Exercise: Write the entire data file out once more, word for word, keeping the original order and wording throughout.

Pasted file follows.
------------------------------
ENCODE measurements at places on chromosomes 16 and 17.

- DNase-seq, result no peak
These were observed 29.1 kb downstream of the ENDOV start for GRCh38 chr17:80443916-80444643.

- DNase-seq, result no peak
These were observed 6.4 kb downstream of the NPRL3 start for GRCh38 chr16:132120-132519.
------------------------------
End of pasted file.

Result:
ENCODE measurements at places on chromosomes 16 and 17.

- DNase-seq, result no peak
These were observed 29.1 kb downstream of the ENDOV start for GRCh38 chr17:80443916-80444643.

- DNase-seq, result no peak
These were observed 6.4 kb downstream of the NPRL3 start for GRCh38 chr16:132120-132519.